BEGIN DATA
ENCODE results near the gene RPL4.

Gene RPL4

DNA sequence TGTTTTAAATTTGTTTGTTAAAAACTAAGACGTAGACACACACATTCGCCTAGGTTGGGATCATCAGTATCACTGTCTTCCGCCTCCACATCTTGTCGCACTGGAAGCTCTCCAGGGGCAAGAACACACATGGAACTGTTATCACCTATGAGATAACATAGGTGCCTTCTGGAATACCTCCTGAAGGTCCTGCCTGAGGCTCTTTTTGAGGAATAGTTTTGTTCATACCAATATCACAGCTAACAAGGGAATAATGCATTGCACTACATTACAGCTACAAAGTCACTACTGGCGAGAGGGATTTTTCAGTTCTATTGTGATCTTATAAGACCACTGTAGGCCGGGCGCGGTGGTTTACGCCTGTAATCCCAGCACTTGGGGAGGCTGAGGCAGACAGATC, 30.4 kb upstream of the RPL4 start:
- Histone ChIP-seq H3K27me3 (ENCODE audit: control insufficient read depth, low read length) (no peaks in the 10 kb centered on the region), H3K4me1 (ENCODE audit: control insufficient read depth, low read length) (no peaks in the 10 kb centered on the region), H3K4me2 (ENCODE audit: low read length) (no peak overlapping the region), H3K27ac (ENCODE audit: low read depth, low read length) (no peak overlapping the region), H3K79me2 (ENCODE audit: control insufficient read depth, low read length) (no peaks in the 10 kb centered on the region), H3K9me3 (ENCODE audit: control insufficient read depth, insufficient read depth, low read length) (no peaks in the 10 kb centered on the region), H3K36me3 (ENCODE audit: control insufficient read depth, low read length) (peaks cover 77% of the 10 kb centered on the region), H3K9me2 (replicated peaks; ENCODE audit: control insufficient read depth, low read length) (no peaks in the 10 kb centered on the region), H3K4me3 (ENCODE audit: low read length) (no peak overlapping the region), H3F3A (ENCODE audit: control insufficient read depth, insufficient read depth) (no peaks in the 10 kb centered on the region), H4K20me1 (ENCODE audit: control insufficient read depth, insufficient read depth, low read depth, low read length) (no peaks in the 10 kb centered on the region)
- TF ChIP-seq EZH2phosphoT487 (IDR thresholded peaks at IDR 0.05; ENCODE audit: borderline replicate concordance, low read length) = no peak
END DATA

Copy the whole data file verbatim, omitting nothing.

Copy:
ENCODE results near the gene RPL4.

Gene RPL4

DNA sequence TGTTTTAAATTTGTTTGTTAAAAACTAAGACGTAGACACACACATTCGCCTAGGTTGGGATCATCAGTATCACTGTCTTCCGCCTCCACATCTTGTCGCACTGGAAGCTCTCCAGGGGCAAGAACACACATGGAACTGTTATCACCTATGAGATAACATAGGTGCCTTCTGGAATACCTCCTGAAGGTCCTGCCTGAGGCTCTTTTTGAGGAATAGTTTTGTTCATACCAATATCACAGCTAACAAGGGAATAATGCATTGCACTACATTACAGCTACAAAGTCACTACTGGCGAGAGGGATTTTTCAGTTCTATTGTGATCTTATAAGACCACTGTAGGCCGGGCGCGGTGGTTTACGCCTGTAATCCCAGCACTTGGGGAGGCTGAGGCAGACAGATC, 30.4 kb upstream of the RPL4 start:
- Histone ChIP-seq H3K27me3 (ENCODE audit: control insufficient read depth, low read length) (no peaks in the 10 kb centered on the region), H3K4me1 (ENCODE audit: control insufficient read depth, low read length) (no peaks in the 10 kb centered on the region), H3K4me2 (ENCODE audit: low read length) (no peak overlapping the region), H3K27ac (ENCODE audit: low read depth, low read length) (no peak overlapping the region), H3K79me2 (ENCODE audit: control insufficient read depth, low read length) (no peaks in the 10 kb centered on the region), H3K9me3 (ENCODE audit: control insufficient read depth, insufficient read depth, low read length) (no peaks in the 10 kb centered on the region), H3K36me3 (ENCODE audit: control insufficient read depth, low read length) (peaks cover 77% of the 10 kb centered on the region), H3K9me2 (replicated peaks; ENCODE audit: control insufficient read depth, low read length) (no peaks in the 10 kb centered on the region), H3K4me3 (ENCODE audit: low read length) (no peak overlapping the region), H3F3A (ENCODE audit: control insufficient read depth, insufficient read depth) (no peaks in the 10 kb centered on the region), H4K20me1 (ENCODE audit: control insufficient read depth, insufficient read depth, low read depth, low read length) (no peaks in the 10 kb centered on the region)
- TF ChIP-seq EZH2phosphoT487 (IDR thresholded peaks at IDR 0.05; ENCODE audit: borderline replicate concordance, low read length) = no peak